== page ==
#2927: Orko

ORKO

MASTERS OF THE UNIVERSE ORIGINS (MATTEL)

I’m slowing down on Masters of the Universe Origins, as my focus shifts just a little bit more over to the new Revelation-related stuff in Masterverse, but that doesn’t mean I’m not gonna still pick up the occasional release here and there, mostly when they do one of those characters that I like to have in every style.  Still waiting on that Mechanek love, but until then, I guess I’ll just make due with one of the *other* characters I have across numerous styles, one despised by fun-haters everywhere, Orko!

THE FIGURE ITSELF

Orko was released in Wave 2 of Mattel’s main Masters of the Universe Origins line.  It technically shipped to Walmarts at the tail-end of last year, but that’s a very technical thing.  It actually started showing up later in 2021, and has finally started showing up at general retail a bit more in the last few months, along with the rest of the oddly delayed Wave 2 figures.  The figure is about 4 inches tall and he has 13 points of articulation.  Obviously, he’s got no legs, so by extension there’s no leg movement, but he does get all of the standard movement in his arms, as well as a quite useful ball-joint on the neck.  While the line is largely built on re-use, Orko continues the usual Orko trend of being an entirely unique mold.  He’s clearly based on his vintage figure, especially when it comes to scaling (he’s rather one the large side), but certainly takes some inspiration from his Filmation animation design in terms of the sculpt’s specific styling.  It’s a fun, streamlined sculpt, and certainly fits the character well.  Orko’s paint work is generally pretty basic, with most of the colors being molded plastic.  What paint he does have is a little bit on the sloppy side.  There’s some errant paint on the back of the hat, as well as a couple of spots of yellow where they shouldn’t be around the eyes.  It’s also pretty messy around the edges of the ears.  From afar, it’s not terrible, but it doesn’t seem up to the same standard as the other figures I’ve gotten from the line.  Orko is packed with a display stand designed to emulate his floating from the show.  It’s a pretty impressive piece, complete with an articulated arm and everything, a great improvement over prior hover stands for the character.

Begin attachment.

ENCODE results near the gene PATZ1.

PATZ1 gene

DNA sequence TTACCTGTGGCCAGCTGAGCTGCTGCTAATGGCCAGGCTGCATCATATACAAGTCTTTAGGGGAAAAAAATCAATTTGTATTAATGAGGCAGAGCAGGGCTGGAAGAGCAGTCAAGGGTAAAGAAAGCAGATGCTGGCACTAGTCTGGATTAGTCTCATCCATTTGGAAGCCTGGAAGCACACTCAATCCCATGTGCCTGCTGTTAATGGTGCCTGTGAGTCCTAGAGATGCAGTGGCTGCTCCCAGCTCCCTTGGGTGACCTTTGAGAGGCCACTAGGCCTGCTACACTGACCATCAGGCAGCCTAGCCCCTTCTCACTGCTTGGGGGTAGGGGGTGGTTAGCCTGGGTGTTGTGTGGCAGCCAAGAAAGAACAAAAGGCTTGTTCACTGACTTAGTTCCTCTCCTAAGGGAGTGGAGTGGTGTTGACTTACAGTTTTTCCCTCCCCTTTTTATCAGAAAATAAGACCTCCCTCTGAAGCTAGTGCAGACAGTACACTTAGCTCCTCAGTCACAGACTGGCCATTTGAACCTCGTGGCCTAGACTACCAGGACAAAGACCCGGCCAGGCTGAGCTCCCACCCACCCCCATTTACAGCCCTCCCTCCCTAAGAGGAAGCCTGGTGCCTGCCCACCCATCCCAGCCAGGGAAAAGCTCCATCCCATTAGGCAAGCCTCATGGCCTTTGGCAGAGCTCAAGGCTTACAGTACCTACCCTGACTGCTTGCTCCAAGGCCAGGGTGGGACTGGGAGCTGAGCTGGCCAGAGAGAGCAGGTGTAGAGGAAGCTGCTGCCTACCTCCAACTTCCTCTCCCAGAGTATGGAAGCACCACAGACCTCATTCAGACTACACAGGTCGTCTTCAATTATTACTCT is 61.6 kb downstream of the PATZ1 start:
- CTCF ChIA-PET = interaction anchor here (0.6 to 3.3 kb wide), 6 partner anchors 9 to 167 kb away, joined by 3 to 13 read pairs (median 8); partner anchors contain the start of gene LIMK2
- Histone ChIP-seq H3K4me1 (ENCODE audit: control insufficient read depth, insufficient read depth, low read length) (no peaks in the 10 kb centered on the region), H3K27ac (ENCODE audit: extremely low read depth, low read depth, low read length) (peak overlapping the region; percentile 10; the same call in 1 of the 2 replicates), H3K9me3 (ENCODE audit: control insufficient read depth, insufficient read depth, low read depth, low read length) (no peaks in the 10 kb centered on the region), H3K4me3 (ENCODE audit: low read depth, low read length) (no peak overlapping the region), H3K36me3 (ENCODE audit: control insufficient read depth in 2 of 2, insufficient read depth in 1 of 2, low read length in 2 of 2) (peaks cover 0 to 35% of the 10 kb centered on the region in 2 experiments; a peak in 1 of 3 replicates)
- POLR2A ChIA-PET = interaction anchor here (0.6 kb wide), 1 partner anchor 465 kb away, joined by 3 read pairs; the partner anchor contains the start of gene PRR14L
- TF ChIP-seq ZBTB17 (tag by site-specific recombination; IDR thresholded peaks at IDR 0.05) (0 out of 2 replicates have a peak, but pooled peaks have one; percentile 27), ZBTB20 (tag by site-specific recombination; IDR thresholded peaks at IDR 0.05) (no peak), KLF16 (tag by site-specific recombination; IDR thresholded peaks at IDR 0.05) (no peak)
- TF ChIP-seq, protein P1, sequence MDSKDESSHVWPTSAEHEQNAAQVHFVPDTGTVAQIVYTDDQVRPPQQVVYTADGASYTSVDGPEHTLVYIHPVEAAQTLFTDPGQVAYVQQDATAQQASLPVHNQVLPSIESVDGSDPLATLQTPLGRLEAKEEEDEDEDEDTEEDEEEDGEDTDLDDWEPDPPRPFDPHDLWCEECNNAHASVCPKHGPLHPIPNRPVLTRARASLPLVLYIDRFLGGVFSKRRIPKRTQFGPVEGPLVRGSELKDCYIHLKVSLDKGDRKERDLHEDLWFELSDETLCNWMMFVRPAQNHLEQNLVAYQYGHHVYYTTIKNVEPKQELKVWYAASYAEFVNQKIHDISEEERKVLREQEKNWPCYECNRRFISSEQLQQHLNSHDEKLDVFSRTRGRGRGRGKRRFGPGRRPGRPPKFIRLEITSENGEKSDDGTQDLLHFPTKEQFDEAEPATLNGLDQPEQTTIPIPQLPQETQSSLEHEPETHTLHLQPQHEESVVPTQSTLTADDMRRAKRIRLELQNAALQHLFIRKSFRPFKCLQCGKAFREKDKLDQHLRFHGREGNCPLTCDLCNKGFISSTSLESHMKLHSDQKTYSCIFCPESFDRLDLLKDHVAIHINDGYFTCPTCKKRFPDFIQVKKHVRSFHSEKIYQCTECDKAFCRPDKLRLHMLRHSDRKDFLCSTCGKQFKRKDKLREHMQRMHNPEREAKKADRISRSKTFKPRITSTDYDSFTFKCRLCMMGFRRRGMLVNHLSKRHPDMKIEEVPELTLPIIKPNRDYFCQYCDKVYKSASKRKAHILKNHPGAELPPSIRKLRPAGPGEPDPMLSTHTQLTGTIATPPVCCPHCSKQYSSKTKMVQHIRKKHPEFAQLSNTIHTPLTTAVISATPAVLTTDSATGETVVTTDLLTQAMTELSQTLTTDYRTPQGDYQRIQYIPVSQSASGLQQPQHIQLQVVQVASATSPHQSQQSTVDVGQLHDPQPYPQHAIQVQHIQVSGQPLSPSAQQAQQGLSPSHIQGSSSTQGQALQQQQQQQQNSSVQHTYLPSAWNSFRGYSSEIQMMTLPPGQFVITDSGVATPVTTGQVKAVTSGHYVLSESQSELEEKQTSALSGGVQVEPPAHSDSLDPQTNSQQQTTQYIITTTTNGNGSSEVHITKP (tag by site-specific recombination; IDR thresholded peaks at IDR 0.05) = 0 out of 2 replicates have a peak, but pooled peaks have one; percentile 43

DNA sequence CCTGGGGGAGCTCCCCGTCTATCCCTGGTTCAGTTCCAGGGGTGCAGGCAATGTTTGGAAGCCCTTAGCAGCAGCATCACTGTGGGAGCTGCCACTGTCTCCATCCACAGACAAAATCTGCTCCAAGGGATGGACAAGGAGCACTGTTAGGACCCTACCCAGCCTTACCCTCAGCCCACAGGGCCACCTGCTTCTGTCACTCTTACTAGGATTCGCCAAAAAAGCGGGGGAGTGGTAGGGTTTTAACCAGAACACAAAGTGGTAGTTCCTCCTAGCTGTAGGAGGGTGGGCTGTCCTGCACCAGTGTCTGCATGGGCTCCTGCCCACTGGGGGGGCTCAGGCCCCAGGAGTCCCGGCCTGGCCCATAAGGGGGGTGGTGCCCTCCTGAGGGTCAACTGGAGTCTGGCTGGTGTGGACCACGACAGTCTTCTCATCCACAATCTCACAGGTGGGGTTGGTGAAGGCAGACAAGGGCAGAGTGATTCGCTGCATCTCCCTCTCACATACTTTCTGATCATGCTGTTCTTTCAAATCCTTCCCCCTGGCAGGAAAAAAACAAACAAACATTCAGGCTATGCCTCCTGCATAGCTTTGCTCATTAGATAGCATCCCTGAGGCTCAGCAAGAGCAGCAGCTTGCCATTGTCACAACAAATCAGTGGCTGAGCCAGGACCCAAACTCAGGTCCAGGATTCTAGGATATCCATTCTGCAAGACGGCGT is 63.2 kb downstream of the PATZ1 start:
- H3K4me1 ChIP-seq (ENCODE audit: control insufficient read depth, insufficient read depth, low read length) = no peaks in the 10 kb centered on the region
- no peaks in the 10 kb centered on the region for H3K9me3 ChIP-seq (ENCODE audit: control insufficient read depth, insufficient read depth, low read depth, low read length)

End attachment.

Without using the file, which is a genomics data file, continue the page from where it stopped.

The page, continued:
THE ME HALF OF THE EQUATION

I didn’t intend to get this guy at first.  I’ve got the Classics release, and, as far as I’m concerned, that’s pretty much the best version of a classic Orko we’re ever going to get.  So, this guy didn’t really feel needed.  That being said, I got to finally see him in person, and my resolve on not getting him wore down.  Ultimately, he’s a pretty good little figure.  He’s very different than the rest of the line, but he works well, even as sort of his own contained piece.

Thanks to my sponsors over at All Time Toys for setting me up with this figure to review.  If you’re looking for cool toys both old and new, please check out their website.

2852: Clamp Champ

CLAMP CHAMP

MASTERS OF THE UNIVERSE ORIGINS (MATTEL)

“Heroic master of capture”

You’re reading this review in the far-flung future of August, but I’m writing it in the second to last week of July, which means that I just checked out Masters of the Universe: Revelations, which just dropped yesterday, my time.  I quite enjoyed it myself, though it was certainly much more a “Masters” show than it was a “He-Man” show.  It was jam-packed with some fun nods to the franchise’s history, with a lot of cameos and easter eggs worked in.  Notably, it gave the very first animated appearance to today’s focus, Clamp Champ, which is kinda cool, since he’s always just shy of making it into such things.  On top of that, he’s back in the toy world, so let’s take a look at that today!

THE FIGURE ITSELF